Hello! Happy 4th of July to my fellow Americans! Welcome to another installment of the book I’m blogging here. 🙂
As always, keep in mind this is a very rough first draft…I have an outline, but this is unpolished writing, so don’t expect anything amazing. 😉 I hope you enjoy it though, and I always love feedback!
Also, I’ll be traveling and visiting family for the next week, so I won’t be posting in that time. Just a heads-up. Does anyone know if you can bring crochet hooks on an airplane? I’m worried they’ll get stuck in security or something…even though knitting needles would be much riskier!
Unraveled, Part 15
The last option seemed just as unlikely, but a part of me had been waiting for this moment for my whole life. As a child, I had spent hours in my bedroom reading Harry Potter and the Chronicles of Narnia, wishing to be sucked away into a magical land. I wanted to go on an adventure, meet faeries, learn magic, and be a princess. (Maybe there were some people who went their entire life without wishing they were royal, but I was definitely not one of those people. Hayden had also suffered from a royal phase when we were both little – that was the Christmas we received matching tiaras.)
It would be best to assume this was real unless I woke up. If you got hurt in a dream, it wouldn’t hurt you in real life…but I didn’t want to assume I was dreaming in case Rory got violent and I actually had been awake.
Neirin was watching me think. I yanked myself back to reality (or was it reality?) and forced myself to focus.
“Where am I?” I said, keeping my voice calm.
“Good question. This is Feylinn.”
That didn’t clear up much, but I felt better now that the place had a name. “Okay,” I said. “Last I checked, we were in Eugene. How did we get here?”
“I should think you’d have figured that out already, Emma. You must not take after your bloodline as much as I thought.”
“I know we came through that well thing,” I said. “But…”
“That well thing! It’s the Well, girl. Show some respect!” Neirin looked like I had just called her mother some awful word. “That well thing. You humans.”
I pressed on. “So is it some sort of transport?”
“Yes. Yes it is.” Neirin sighed. “It connects the human world with the world of the fey.”
A pause. I tried to keep cool, to control my breathing. World of the fey?
Neirin glanced down her long nose at me. “You’re unconvinced I’m telling the truth.”
I was pretty convinced, but there was still a shred of doubt in my mind, that human part of me telling me this was impossible, there had to be some logical explanation. I told that part to shut up and looked at Neirin.
“I don’t have to prove myself to you, but we do need to wake up your companion,” she mused. I instantly stepped next to Catherine, putting myself between my friend and Neirin, who was walking closer. “Oh, don’t worry. If I was going to hurt her, I would have done it already, don’t you think? I’m just going to wake her up. Simple bit of magic. I don’t know what Elide will do with her, though.”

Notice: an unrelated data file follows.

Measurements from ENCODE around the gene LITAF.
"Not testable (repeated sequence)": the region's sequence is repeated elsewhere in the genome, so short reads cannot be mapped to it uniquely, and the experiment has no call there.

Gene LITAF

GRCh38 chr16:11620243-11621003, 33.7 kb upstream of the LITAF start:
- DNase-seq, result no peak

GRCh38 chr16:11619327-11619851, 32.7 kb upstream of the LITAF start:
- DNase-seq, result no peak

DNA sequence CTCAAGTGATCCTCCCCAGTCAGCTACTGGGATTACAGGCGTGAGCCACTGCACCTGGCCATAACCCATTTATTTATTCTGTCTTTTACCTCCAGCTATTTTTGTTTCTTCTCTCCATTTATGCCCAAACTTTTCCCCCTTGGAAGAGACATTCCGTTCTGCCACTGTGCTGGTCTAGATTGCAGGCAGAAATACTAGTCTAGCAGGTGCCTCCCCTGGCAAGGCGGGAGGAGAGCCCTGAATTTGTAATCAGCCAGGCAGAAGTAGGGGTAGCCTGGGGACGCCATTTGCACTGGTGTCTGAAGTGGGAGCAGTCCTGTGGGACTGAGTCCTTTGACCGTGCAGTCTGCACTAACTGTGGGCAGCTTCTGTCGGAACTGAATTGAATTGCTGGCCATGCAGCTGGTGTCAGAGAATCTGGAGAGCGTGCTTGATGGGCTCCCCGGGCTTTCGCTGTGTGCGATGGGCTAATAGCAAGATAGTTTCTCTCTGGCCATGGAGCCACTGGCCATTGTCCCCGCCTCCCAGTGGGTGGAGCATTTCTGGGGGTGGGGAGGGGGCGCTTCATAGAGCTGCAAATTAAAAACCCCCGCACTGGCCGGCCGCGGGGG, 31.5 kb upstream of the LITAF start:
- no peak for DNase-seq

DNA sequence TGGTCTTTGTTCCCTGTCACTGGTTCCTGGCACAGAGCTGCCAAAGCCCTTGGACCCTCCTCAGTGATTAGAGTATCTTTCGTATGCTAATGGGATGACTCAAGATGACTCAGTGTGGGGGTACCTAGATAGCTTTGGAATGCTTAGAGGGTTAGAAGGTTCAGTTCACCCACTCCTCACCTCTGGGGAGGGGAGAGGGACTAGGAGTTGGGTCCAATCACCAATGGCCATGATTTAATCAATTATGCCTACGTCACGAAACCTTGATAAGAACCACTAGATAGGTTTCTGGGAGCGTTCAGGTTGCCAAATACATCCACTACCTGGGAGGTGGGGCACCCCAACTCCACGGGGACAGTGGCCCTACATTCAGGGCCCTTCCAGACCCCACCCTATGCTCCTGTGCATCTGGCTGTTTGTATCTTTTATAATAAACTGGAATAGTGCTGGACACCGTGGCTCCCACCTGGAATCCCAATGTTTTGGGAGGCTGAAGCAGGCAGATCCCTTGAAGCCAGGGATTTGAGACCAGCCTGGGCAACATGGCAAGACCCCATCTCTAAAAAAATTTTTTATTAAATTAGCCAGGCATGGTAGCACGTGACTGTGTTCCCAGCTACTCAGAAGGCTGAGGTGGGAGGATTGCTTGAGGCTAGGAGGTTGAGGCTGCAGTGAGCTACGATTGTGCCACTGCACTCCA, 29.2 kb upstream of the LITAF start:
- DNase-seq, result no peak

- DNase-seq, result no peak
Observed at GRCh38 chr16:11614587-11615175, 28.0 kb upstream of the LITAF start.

The name Elide rung a bell somewhere in my addled mind, but I didn’t have time to ponder it right now. I tentatively let Neirin step past me and place a hand on Catherine’s wrist.
She didn’t say any incantation; there were no flashes of light or sparks. But Catherine groaned and opened her eyes. I watched as her mouth opened in shock and she scooted herself backwards, looking at Neirin.
“It’s okay,” I told her, placing a hand on her other arm.
“What’s going on?” Her voice was hoarse and panicked.
“Who is that? Where are we?” She looked incredulously around, taking in her surroundings like I had upon waking.
“That’s Neirin. But she told us her name was Rory,” I explained, aware that Neirin was listening to my every word. “We’re in Feylinn, a fantasy world. And…” I hesitated. I could have pulled aside my hair and shown her my ear, but it felt too strange, kind of embarrassing. “And Neirin is fey.”
“What?” A variety of expressions flashed across her face: disbelief, hurt (did she think I was lying to her?), fear, and finally a wary acceptance. “That’s impossible.”
“Very few things are impossible,” said Neirin. “Catherine, you know Emma isn’t lying to you.”
She looked like she was going to cry. She bit her lip, blinked quickly a couple of times, and stood, using my arm for support. “Why did you bring us here?”
“I wasn’t lying about the shawl,” said Neirin. “I told you I would bring you to the place where I got it. That’s the reason I sent Emma down the Well.” She looked disdainfully at Catherine, who was still standing right next to me; neither of us felt much like moving. “I didn’t plan on bringing the human, but there isn’t much we can do about it now.”
“Don’t call her that,” I said.
“Human? Well, she is.” Neirin raised her eyebrows at me. “It looks like you’re coming to terms with your own species, Emma?”
Catherine looked at me, confused. My stomach felt like it was turning over. I took a breath and tucked my hair behind my ear, not looking at her expression.
“Oh,” said Catherine.
“I didn’t…I didn’t think the day would go like this,” she said. I peeked at her out of the corner of my eye; the corners of her lips were turned up slightly.
We had already formed a bond based on the weird, abnormal situation with the wrap. In that moment, far away from home, in a completely impossible, possibly fantastical situation, I felt a surge of kinship with her. We were both freaked out and trying to process what was happening. Our lives were probably in danger. But at least we were together, at least there was one other human who understood (or didn’t understand) what was happening.
As if she was having the same thoughts, Catherine gave a quick, almost imperceptible raise of her eyebrows. I got her unspoken message: Let’s tough this out, go along with Neirin, and find a way out when we can.
I nodded. Then I said to Neirin: “May I ask what’s going to happen to us?”
Hope you’re all having a lovely day!